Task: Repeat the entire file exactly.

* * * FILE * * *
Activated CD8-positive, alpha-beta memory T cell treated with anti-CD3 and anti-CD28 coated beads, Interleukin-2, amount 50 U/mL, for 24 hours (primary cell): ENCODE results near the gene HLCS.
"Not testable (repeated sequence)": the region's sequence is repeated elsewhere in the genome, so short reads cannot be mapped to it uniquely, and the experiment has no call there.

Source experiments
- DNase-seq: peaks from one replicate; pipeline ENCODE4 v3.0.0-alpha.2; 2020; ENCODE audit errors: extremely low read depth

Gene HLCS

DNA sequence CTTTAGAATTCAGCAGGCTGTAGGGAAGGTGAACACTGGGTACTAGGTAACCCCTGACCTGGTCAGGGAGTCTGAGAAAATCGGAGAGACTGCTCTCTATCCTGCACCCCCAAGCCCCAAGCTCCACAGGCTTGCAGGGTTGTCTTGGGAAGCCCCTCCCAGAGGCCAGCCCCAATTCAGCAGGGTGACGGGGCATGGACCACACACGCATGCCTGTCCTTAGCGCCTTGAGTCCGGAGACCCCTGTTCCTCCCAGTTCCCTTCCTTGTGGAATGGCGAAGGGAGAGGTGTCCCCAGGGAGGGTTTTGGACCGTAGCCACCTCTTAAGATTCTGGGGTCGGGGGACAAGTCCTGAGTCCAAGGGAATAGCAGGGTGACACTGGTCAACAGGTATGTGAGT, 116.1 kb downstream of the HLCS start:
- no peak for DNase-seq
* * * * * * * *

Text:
Activated CD8-positive, alpha-beta memory T cell treated with anti-CD3 and anti-CD28 coated beads, Interleukin-2, amount 50 U/mL, for 24 hours (primary cell): ENCODE results near the gene HLCS.
"Not testable (repeated sequence)": the region's sequence is repeated elsewhere in the genome, so short reads cannot be mapped to it uniquely, and the experiment has no call there.

Source experiments
- DNase-seq: peaks from one replicate; pipeline ENCODE4 v3.0.0-alpha.2; 2020; ENCODE audit errors: extremely low read depth

Gene HLCS

DNA sequence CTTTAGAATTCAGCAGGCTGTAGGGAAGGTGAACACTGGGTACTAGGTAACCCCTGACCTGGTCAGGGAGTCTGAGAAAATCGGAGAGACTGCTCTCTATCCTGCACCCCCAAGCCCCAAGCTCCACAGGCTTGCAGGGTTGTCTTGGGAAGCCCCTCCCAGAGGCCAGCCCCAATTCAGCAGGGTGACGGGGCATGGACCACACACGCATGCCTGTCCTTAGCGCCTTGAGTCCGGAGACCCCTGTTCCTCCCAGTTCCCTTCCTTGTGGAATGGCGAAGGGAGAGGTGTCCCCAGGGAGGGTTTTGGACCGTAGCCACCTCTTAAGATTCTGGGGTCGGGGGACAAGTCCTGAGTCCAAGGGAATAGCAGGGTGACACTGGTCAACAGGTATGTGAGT, 116.1 kb downstream of the HLCS start:
- no peak for DNase-seq